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  • These separate areas are then mined in small rooms, each room being timbered as in mining under a weak roof rock.

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  • Before abandoning a room it is usual to cover the bottom of the working-place with laggingpoles, which facilitate the mining of the floor below.

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  • The mining of each floor is carried on in sections with small working-places which are first driven of moderate height to their full length and width, leaving a back of ore above and pillars of ore between to support the upper portion of the upper layer or floor.

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  • The bottom-slice caving system of mining begins at the bottom of a hundred-foot block of ground, a floor being excavated under the whole area, leaving pillars of sufficient size to support the ground above.

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  • When rock filling is available, as when the ore contains much barren material to be left behind in mining, the ore body is divided into blocks of convenient height as above, and these blocks are divided into floors, the bottom floor of each block however being attacked.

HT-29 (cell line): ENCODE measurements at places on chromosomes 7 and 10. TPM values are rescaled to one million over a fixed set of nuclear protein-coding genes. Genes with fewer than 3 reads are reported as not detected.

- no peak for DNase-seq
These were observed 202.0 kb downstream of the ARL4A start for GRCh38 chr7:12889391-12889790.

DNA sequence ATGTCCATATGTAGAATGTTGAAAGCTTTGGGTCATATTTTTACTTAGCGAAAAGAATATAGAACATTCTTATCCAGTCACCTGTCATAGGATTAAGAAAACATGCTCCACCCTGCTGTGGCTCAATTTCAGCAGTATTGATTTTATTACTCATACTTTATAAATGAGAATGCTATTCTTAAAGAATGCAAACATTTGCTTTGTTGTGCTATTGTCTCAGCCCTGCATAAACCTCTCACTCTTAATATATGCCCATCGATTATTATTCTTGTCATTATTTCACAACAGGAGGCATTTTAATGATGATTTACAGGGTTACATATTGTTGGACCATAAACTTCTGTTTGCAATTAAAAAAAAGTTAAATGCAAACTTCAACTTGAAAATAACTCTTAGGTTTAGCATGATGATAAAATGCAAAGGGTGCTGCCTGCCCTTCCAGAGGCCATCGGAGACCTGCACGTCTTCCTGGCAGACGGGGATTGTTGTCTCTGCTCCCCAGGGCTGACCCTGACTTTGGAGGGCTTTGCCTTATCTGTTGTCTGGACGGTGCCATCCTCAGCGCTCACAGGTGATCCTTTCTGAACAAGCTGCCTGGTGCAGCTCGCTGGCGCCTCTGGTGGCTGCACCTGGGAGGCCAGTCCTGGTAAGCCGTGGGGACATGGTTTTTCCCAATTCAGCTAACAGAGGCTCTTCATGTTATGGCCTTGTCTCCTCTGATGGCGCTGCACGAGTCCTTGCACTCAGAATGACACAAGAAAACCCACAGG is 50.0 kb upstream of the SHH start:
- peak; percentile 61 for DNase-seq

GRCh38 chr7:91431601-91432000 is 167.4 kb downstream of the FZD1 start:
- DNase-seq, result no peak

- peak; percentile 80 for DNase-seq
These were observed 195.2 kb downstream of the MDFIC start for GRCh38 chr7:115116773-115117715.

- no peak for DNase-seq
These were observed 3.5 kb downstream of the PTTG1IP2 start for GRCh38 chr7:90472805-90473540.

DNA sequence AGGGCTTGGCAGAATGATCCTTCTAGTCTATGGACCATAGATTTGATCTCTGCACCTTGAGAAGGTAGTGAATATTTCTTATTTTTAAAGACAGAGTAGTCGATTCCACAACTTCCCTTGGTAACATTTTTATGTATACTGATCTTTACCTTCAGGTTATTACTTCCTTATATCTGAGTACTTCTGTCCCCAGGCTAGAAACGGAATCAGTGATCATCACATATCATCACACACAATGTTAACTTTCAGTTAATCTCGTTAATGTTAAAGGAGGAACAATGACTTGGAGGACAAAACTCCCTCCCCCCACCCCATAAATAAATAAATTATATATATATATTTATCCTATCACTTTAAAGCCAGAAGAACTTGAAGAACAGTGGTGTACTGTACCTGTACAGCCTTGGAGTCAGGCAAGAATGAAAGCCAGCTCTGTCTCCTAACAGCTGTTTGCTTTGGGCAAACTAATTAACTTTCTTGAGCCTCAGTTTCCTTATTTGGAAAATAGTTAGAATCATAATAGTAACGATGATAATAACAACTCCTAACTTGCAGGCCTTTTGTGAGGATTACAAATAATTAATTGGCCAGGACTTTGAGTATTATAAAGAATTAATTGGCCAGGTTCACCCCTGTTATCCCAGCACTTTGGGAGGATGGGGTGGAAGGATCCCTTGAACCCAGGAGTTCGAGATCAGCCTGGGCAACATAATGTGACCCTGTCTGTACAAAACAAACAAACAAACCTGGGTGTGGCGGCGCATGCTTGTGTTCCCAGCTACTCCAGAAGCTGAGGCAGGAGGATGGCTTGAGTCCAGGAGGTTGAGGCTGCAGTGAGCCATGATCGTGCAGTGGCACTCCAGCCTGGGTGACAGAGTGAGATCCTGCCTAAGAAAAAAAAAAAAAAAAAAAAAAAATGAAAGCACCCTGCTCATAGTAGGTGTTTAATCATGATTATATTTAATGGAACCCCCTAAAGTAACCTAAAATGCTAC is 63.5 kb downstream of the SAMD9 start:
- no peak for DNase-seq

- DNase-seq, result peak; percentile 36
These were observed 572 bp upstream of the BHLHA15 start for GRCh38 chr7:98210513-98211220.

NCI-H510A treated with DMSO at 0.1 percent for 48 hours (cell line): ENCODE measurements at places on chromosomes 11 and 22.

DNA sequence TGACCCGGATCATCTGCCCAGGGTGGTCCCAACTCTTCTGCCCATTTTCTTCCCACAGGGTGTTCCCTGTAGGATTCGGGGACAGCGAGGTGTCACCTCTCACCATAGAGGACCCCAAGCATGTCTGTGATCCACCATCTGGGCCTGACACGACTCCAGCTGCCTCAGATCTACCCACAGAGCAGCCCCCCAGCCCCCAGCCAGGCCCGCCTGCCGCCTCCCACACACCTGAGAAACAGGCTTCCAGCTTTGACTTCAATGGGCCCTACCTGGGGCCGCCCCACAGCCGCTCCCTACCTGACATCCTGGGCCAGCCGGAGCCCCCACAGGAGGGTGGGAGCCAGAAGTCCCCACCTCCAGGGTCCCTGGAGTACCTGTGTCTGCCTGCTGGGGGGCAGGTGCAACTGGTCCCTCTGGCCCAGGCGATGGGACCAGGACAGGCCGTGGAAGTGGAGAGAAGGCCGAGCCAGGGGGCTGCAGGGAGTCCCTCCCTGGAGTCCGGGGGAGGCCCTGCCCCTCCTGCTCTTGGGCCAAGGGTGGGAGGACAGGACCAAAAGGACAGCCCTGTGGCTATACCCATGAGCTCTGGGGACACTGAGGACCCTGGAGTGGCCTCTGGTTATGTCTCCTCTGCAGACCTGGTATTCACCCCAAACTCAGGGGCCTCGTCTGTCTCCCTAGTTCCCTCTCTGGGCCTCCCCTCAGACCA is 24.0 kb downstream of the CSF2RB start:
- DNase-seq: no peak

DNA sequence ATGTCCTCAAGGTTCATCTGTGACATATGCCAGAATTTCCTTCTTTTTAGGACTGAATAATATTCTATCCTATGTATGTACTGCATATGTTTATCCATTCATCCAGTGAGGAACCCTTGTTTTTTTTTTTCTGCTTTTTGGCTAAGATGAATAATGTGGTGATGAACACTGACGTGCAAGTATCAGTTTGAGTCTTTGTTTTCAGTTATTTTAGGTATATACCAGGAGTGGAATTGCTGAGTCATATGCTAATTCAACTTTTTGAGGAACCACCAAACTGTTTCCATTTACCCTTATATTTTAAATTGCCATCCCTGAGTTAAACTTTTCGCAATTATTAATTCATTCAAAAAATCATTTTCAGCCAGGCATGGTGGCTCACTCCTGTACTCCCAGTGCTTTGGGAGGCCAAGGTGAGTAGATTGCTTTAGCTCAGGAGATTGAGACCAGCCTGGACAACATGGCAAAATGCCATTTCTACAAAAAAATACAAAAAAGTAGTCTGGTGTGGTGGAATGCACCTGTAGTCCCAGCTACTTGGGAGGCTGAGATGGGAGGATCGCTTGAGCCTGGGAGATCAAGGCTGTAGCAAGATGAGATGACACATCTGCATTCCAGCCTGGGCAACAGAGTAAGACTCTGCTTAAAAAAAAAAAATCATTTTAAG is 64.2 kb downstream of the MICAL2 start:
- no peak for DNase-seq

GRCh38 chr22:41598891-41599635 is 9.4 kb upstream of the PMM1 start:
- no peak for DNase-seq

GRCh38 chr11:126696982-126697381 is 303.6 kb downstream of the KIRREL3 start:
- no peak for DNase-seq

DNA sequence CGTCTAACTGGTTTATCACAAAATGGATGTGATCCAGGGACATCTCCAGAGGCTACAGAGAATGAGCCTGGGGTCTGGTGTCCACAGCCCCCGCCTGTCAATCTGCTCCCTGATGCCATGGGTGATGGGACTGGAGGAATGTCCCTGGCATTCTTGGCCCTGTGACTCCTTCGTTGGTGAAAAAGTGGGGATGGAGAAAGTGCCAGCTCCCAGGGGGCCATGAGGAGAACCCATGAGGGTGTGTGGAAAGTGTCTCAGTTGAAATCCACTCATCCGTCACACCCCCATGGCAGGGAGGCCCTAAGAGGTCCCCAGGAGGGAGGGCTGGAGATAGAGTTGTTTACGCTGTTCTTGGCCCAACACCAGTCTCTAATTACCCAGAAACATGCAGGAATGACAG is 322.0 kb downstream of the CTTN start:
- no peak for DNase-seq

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  • Instead of mining in horizontal floors the filling method permits the ore to be mined in vertical chambers or slices which extend from one level to the next above and from one wall of the deposit to the other.

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  • This method of mining and filling can be used when the work is done in horizontal floors or in transverse chambers.